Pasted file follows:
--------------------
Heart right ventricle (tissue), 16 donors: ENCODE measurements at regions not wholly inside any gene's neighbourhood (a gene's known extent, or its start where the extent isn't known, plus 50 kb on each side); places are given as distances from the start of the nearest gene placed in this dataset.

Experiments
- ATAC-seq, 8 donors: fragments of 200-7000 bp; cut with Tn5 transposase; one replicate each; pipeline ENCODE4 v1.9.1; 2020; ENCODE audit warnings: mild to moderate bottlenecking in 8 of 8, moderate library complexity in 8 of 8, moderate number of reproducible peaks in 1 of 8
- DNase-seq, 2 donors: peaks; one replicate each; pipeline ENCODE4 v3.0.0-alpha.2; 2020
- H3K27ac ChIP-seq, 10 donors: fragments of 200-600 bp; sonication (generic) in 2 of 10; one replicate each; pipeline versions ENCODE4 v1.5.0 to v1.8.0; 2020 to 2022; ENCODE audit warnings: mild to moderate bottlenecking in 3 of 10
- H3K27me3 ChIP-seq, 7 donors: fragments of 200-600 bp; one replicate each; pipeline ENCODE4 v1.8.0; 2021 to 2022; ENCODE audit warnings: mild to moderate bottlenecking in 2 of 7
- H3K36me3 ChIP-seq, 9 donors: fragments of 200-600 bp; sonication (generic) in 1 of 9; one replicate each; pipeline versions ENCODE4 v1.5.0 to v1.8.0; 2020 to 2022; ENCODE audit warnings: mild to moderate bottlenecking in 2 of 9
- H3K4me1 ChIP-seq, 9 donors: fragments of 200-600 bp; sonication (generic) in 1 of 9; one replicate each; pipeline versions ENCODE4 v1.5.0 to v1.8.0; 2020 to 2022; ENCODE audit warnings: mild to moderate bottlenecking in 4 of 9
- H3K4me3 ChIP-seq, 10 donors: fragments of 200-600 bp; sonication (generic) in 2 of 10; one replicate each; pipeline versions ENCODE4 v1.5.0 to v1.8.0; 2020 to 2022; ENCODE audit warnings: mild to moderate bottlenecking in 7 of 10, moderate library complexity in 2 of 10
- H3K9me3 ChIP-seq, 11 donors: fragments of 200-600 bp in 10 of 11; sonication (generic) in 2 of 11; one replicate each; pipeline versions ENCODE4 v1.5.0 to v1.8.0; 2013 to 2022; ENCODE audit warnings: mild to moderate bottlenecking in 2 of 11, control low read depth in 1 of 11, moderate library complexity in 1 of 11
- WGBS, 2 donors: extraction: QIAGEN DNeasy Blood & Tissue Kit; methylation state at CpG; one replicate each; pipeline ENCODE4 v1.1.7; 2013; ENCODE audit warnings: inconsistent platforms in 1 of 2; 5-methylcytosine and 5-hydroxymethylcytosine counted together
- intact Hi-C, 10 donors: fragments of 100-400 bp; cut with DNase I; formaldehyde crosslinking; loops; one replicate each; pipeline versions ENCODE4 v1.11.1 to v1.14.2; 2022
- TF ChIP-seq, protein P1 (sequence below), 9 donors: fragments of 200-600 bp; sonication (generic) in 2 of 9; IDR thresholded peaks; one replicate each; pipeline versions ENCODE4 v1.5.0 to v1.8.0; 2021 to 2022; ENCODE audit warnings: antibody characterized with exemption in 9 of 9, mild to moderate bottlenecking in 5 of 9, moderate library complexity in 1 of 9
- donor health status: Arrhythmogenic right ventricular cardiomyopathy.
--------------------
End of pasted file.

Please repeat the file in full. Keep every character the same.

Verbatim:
Heart right ventricle (tissue), 16 donors: ENCODE measurements at regions not wholly inside any gene's neighbourhood (a gene's known extent, or its start where the extent isn't known, plus 50 kb on each side); places are given as distances from the start of the nearest gene placed in this dataset.

Experiments
- ATAC-seq, 8 donors: fragments of 200-7000 bp; cut with Tn5 transposase; one replicate each; pipeline ENCODE4 v1.9.1; 2020; ENCODE audit warnings: mild to moderate bottlenecking in 8 of 8, moderate library complexity in 8 of 8, moderate number of reproducible peaks in 1 of 8
- DNase-seq, 2 donors: peaks; one replicate each; pipeline ENCODE4 v3.0.0-alpha.2; 2020
- H3K27ac ChIP-seq, 10 donors: fragments of 200-600 bp; sonication (generic) in 2 of 10; one replicate each; pipeline versions ENCODE4 v1.5.0 to v1.8.0; 2020 to 2022; ENCODE audit warnings: mild to moderate bottlenecking in 3 of 10
- H3K27me3 ChIP-seq, 7 donors: fragments of 200-600 bp; one replicate each; pipeline ENCODE4 v1.8.0; 2021 to 2022; ENCODE audit warnings: mild to moderate bottlenecking in 2 of 7
- H3K36me3 ChIP-seq, 9 donors: fragments of 200-600 bp; sonication (generic) in 1 of 9; one replicate each; pipeline versions ENCODE4 v1.5.0 to v1.8.0; 2020 to 2022; ENCODE audit warnings: mild to moderate bottlenecking in 2 of 9
- H3K4me1 ChIP-seq, 9 donors: fragments of 200-600 bp; sonication (generic) in 1 of 9; one replicate each; pipeline versions ENCODE4 v1.5.0 to v1.8.0; 2020 to 2022; ENCODE audit warnings: mild to moderate bottlenecking in 4 of 9
- H3K4me3 ChIP-seq, 10 donors: fragments of 200-600 bp; sonication (generic) in 2 of 10; one replicate each; pipeline versions ENCODE4 v1.5.0 to v1.8.0; 2020 to 2022; ENCODE audit warnings: mild to moderate bottlenecking in 7 of 10, moderate library complexity in 2 of 10
- H3K9me3 ChIP-seq, 11 donors: fragments of 200-600 bp in 10 of 11; sonication (generic) in 2 of 11; one replicate each; pipeline versions ENCODE4 v1.5.0 to v1.8.0; 2013 to 2022; ENCODE audit warnings: mild to moderate bottlenecking in 2 of 11, control low read depth in 1 of 11, moderate library complexity in 1 of 11
- WGBS, 2 donors: extraction: QIAGEN DNeasy Blood & Tissue Kit; methylation state at CpG; one replicate each; pipeline ENCODE4 v1.1.7; 2013; ENCODE audit warnings: inconsistent platforms in 1 of 2; 5-methylcytosine and 5-hydroxymethylcytosine counted together
- intact Hi-C, 10 donors: fragments of 100-400 bp; cut with DNase I; formaldehyde crosslinking; loops; one replicate each; pipeline versions ENCODE4 v1.11.1 to v1.14.2; 2022
- TF ChIP-seq, protein P1 (sequence below), 9 donors: fragments of 200-600 bp; sonication (generic) in 2 of 9; IDR thresholded peaks; one replicate each; pipeline versions ENCODE4 v1.5.0 to v1.8.0; 2021 to 2022; ENCODE audit warnings: antibody characterized with exemption in 9 of 9, mild to moderate bottlenecking in 5 of 9, moderate library complexity in 1 of 9
- donor health status: Arrhythmogenic right ventricular cardiomyopathy.